Soda vs. Pop: The Great Debate
What's in a name? That which we call a bubbly beverage by any other name would taste just as delicious… that’s how the Romeo & Juliet quote goes right? Shakespeare is saying that the naming of items is irrelevant. But most people would disagree with that sentiment when it comes to the naming of soda vs. pop. It’s a silly yet somewhat heated debate, with many ready to passionately argue that their side is the right one. And although it’s lighthearted, this naming divide reveals just how much language can vary across geography — and how our unique ways of saying things can help bring us together.
So where do you stand in the soda vs. pop debate? Let’s dive in:
Soda vs. Pop: Understanding Regional Vernacular
From “bubbler” vs. “water fountain” to “subs” vs. “hoagies,” the language, grammar, and pronunciation you use can vary depending on where you grew up. This is called regional vernacular or dialect, and it’s influenced by the history, traditions, and migration patterns of the region. For many, regional dialect is a stamp of pride and geographic identity. It’s a difference, but it’s one that often unites more than it divides. It helps signal to others where you’re from, creating community around region.
This vernacular pride and sense of geographic identity is especially strong with the often playfully heated “soda” vs. “pop” debate. Carbonated bevs like OLIPOP go by many different names. The three most common are “soda”, “pop”, and “coke”, although there are other regional variations like "cola," "soda pop," and "soft drink."
The one you use largely depends on where you are in the country:
- Pop: The term "pop" is most prevalent in the Midwest, Alaska, and northern parts of the United States. In these regions, asking for a "soda" might lead to confusion and a few eyebrow raises. Here it's much more natural to say, "I'd like a pop."
- Soda: Take a trip to New England, California, Florida, Hawaii, and parts of the Midwest around Milwaukee and St. Louis and you’ll find that “soda” is the preferred name for bubbly beverages.
- Coke: In the South, it’s not uncommon to hear the term “coke” used for all bubbly beverages, not just Coca-Cola.
Cartographer Alan McConchie helps outline this divide in his web project called “Pop Vs. Soda”. On the site, he invites visitors to fill out an online questionnaire sharing where they’re from and their soda, pop, coke, or other name of choice. To date, over 400,000 people have weighed in, with about 40% choosing the term “pop”, 40% “soda”, 15% “coke”, and the remaining 5% using other terms.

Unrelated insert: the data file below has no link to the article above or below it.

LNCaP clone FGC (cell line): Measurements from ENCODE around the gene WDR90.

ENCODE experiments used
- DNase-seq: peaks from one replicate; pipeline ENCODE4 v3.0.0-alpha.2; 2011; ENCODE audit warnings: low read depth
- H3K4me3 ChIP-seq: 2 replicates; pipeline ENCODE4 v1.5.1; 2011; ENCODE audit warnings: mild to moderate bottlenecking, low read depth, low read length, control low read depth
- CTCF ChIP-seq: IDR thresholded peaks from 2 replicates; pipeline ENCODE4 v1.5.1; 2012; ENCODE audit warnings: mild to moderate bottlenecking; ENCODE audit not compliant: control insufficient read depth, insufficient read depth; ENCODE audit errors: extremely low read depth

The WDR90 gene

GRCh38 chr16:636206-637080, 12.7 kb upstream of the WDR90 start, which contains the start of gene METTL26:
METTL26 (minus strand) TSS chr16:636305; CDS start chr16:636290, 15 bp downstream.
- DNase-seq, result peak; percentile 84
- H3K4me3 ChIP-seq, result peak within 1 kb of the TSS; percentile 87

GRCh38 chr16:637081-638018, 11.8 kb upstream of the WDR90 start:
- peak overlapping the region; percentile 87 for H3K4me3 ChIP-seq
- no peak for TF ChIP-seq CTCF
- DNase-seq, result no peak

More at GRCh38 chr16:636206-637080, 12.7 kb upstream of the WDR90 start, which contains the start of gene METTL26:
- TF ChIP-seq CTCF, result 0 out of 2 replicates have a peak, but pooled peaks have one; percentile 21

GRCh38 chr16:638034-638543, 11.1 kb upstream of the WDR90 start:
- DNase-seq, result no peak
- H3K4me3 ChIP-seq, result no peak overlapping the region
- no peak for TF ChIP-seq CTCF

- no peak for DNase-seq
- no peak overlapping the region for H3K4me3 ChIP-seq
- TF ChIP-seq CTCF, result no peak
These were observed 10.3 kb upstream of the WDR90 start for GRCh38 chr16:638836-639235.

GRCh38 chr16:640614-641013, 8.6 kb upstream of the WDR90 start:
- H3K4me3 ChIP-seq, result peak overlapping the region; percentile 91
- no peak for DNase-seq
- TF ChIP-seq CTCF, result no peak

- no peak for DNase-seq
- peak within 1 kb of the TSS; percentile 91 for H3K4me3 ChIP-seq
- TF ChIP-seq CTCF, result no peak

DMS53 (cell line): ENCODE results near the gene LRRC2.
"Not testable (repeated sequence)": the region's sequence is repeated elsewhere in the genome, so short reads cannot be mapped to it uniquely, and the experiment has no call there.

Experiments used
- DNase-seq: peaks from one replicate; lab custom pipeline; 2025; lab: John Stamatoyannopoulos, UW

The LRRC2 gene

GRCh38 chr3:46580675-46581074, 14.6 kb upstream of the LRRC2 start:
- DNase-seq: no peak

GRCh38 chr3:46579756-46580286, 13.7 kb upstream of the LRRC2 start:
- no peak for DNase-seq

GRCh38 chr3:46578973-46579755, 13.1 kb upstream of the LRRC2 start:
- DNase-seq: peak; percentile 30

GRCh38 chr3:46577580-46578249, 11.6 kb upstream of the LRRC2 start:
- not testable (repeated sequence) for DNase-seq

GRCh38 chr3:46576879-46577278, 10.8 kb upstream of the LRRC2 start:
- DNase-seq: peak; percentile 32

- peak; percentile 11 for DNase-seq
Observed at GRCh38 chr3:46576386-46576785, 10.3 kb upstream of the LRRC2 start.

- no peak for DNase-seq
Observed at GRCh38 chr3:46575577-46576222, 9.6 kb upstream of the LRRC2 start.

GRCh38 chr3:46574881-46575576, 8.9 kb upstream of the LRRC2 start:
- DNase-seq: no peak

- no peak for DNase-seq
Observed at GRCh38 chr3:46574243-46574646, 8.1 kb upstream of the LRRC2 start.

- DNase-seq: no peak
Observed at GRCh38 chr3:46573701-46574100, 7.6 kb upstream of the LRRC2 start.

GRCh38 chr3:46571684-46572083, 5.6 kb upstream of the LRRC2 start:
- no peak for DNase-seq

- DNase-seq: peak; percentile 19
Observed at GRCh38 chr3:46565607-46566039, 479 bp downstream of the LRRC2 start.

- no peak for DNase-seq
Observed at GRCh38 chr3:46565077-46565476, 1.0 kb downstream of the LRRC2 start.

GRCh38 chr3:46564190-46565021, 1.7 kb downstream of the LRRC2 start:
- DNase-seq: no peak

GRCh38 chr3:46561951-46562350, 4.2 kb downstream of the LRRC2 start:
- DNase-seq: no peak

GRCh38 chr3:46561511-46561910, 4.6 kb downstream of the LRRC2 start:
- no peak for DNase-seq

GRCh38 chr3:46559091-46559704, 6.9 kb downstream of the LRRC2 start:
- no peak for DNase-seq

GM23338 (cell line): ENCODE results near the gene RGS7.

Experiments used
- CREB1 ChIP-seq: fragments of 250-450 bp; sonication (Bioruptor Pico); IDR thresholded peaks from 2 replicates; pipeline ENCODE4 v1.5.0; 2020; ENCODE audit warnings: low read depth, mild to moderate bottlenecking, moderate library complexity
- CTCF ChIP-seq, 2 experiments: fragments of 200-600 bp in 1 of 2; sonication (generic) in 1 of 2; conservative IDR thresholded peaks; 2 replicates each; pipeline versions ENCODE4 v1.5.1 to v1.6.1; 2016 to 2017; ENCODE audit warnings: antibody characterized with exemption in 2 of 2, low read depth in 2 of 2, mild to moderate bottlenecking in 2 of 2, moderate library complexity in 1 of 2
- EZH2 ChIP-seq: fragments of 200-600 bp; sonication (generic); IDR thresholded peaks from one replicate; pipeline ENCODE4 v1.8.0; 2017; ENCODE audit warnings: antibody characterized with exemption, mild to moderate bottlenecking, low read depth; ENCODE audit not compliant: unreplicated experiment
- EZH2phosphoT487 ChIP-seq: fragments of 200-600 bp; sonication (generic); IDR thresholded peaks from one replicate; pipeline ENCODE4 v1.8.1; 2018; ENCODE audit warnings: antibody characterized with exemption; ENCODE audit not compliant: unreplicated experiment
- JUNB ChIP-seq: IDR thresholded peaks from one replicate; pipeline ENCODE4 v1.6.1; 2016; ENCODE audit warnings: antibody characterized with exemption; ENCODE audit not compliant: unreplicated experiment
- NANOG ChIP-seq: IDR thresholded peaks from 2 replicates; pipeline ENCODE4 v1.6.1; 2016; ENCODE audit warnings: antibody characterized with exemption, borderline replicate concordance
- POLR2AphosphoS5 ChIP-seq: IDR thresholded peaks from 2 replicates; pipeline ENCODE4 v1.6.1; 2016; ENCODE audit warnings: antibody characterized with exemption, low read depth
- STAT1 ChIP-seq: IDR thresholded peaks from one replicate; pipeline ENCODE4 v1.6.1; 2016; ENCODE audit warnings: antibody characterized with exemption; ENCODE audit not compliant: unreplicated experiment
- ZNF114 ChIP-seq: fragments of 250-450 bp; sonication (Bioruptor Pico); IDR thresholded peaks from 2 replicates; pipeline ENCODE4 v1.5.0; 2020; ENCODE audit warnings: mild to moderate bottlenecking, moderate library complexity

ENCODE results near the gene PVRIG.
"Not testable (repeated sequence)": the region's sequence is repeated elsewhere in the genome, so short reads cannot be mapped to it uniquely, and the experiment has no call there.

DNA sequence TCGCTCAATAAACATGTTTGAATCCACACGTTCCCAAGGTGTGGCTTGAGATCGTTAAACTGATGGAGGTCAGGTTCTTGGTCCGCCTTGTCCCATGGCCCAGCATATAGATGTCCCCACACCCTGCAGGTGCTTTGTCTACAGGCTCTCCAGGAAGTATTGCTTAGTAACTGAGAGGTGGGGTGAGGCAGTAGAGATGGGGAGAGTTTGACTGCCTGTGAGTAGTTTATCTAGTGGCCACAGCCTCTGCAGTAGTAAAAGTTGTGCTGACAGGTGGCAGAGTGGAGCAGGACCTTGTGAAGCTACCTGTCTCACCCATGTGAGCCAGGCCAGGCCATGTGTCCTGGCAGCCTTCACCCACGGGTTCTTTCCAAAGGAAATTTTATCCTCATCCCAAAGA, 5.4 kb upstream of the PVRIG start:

Here you can see the breakdown across the United States:
Image source: https://popvssoda.com/
Why Is Soda Called Pop? The Origin Story of Soda, Pop, and Coke
There’s not one clear story as to why pop is called pop, coke is called coke, or soda is called soda. But it’s likely that these regional preferences date back to the 19th century when carbonated drinks were gaining popularity. Different brands and marketing efforts used varying terms to describe their products, leading to regional distinctions. There are also a few location-based historical events that might have triggered this naming divide.
For example, the nation’s first soda fountains started in New Haven, Connecticut. So for East Coasters, the name “soda” likely came from those carbonated water dispensers using sodium bicarbonate (“soda”) to make drinks bubbly and fizzy. As for pop, the story goes that in 1812 an English poet named Robert Southey referred to the bubbly drink as “pop” in a famous letter, not knowing its official name but rather going off of the sound the glass bottle made when opened. Then the term “soda pop” originated in the 1860s — a mixing of the two common terms. Lastly, Coca-Cola was invented in Atlanta, Georgia, in the late 1880s, giving some context to the southern use of the term “coke” for all carbonated beverages. It’s likely these events triggered naming preferences, and those preferences persisted over time and got passed down from generation to generation.
Asking our OLIFam: Soda vs. Pop?
So, what do you call OLIPOP and other bubbly beverages? We asked our OLIFam to weigh in on this debate: soda, pop, or soda pop. Here are the results:
- 24% for "pop" with 127 votes
- 70% for "soda" with 372 votes
- 6% for "soda pop" with 32 votes
Whether you call it pop, soda, soda pop, or coke, it’s all OLIPOP to us. With over 16 different delicious flavors to choose from, we think the real debate is: which one will you try next?
- Frazier III, T., & Falcon, R. (2023, June 19). Do you say ‘pop’ or ‘soda’? Regional dialect across the U.S. explained. The Hill. https://thehill.com/changing-america/enrichment/arts-culture/4055442-do-you-say-pop-or-soda-regional-dialect-across-the-u-s-explained/
- Abadi, M. (2018, October 6). “Soda,” “pop,” or “coke”: More than 400,000 Americans weighed in, and a map of their answers is exactly what you’d expect. Business Insider. https://www.businessinsider.com/soda-pop-coke-map-2018-10
- Frazier III, T. (2023, June 16). Do you say pop or soda? ‘Regional Dialect’ across the U.S. explained. Fox59. https://fox59.com/indiana-news/do-you-say-pop-or-soda-regional-dialect-across-the-u-s-explained/
- The three most common names are “soda”, “pop”, and “coke”, although there are other regional variations like "cola," "soda pop," and "soft drink."
- The term "pop" is most prevalent in the Midwest, Alaska, and northern parts of the United States.
- The term "soda" is most commonly used in New England, California, Florida, Hawaii, and parts of the Midwest around Milwaukee and St. Louis.
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